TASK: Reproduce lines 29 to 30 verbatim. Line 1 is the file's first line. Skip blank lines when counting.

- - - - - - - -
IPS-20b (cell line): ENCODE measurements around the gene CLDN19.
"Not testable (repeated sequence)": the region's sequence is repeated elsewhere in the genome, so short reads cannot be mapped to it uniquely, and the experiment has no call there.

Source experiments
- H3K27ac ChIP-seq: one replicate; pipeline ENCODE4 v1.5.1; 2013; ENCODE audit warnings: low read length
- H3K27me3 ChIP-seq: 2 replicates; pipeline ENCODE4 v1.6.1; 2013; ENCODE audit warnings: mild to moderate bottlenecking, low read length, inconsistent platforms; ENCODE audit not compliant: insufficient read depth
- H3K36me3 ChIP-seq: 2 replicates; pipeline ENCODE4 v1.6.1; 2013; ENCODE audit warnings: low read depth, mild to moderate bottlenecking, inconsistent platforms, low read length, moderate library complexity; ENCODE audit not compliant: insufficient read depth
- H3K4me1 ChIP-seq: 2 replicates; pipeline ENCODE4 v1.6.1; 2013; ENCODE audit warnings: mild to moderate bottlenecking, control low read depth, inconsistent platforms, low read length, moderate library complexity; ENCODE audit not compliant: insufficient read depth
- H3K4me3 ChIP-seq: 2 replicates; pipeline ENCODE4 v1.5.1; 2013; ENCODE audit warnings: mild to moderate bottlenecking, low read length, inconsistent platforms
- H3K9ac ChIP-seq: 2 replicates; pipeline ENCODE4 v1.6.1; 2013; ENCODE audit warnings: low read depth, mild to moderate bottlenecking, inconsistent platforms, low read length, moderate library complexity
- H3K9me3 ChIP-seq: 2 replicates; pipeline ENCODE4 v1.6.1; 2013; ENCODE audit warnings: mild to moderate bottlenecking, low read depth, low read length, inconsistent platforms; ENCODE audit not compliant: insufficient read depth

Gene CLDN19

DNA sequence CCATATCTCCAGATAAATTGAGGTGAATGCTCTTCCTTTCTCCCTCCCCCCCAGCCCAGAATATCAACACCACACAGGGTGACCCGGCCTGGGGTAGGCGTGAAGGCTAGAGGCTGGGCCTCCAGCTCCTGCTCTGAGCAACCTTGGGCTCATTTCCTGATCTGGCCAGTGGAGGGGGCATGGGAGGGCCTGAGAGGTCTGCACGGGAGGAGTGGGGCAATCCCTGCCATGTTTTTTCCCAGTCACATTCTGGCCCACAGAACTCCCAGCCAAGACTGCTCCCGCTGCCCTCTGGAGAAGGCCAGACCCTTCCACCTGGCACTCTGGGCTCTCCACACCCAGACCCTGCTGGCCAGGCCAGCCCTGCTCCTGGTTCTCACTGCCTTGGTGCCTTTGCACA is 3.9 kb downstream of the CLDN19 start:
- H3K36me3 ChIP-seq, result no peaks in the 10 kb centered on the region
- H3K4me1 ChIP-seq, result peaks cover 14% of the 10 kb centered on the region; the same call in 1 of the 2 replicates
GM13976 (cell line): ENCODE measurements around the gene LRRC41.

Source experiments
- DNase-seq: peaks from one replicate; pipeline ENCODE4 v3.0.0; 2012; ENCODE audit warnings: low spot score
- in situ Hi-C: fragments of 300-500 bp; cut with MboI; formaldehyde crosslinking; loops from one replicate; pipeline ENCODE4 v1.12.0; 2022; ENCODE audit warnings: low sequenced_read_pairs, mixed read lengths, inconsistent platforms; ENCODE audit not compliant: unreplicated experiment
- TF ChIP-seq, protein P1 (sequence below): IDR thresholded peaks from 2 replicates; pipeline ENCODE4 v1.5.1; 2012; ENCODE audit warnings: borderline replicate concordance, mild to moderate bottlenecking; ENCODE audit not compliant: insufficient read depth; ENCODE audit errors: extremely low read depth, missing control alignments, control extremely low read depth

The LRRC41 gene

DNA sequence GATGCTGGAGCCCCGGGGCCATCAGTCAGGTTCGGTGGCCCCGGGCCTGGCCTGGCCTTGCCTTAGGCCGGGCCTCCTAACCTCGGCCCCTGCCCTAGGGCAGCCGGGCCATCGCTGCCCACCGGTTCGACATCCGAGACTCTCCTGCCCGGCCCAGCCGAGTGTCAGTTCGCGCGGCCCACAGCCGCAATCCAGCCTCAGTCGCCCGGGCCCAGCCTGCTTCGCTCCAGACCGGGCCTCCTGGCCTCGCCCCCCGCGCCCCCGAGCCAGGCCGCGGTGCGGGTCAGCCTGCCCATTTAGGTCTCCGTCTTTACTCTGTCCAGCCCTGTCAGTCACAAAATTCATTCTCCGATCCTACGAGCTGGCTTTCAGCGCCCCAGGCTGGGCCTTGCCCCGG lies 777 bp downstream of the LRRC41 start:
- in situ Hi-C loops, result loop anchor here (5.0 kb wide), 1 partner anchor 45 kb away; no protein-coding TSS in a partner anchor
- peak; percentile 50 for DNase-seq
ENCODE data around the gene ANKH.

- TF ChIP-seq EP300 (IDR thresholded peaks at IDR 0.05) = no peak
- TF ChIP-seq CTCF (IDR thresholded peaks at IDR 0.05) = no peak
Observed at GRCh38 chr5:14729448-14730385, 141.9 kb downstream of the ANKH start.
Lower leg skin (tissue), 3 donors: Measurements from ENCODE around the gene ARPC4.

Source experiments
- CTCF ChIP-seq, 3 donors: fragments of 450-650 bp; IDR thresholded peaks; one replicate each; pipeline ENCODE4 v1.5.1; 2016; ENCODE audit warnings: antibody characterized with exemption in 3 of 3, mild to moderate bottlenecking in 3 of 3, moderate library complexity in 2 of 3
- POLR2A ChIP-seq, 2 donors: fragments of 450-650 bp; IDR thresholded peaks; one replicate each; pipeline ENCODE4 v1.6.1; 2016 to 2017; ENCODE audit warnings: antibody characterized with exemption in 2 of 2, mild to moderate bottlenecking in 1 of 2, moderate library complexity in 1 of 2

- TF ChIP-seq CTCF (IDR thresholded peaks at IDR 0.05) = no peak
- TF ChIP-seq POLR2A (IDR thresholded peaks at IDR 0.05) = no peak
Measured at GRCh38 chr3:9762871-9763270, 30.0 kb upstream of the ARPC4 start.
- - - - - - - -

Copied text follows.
Source experiments
- CTCF ChIP-seq, 3 donors: fragments of 450-650 bp; IDR thresholded peaks; one replicate each; pipeline ENCODE4 v1.5.1; 2016; ENCODE audit warnings: antibody characterized with exemption in 3 of 3, mild to moderate bottlenecking in 3 of 3, moderate library complexity in 2 of 3